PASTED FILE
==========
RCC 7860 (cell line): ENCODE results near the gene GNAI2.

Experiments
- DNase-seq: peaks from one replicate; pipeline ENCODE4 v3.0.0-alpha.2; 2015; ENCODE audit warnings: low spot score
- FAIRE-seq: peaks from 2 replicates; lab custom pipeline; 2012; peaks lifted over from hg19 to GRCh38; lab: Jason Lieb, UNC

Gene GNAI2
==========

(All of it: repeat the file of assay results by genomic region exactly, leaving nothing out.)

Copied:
RCC 7860 (cell line): ENCODE results near the gene GNAI2.

Experiments
- DNase-seq: peaks from one replicate; pipeline ENCODE4 v3.0.0-alpha.2; 2015; ENCODE audit warnings: low spot score
- FAIRE-seq: peaks from 2 replicates; lab custom pipeline; 2012; peaks lifted over from hg19 to GRCh38; lab: Jason Lieb, UNC

Gene GNAI2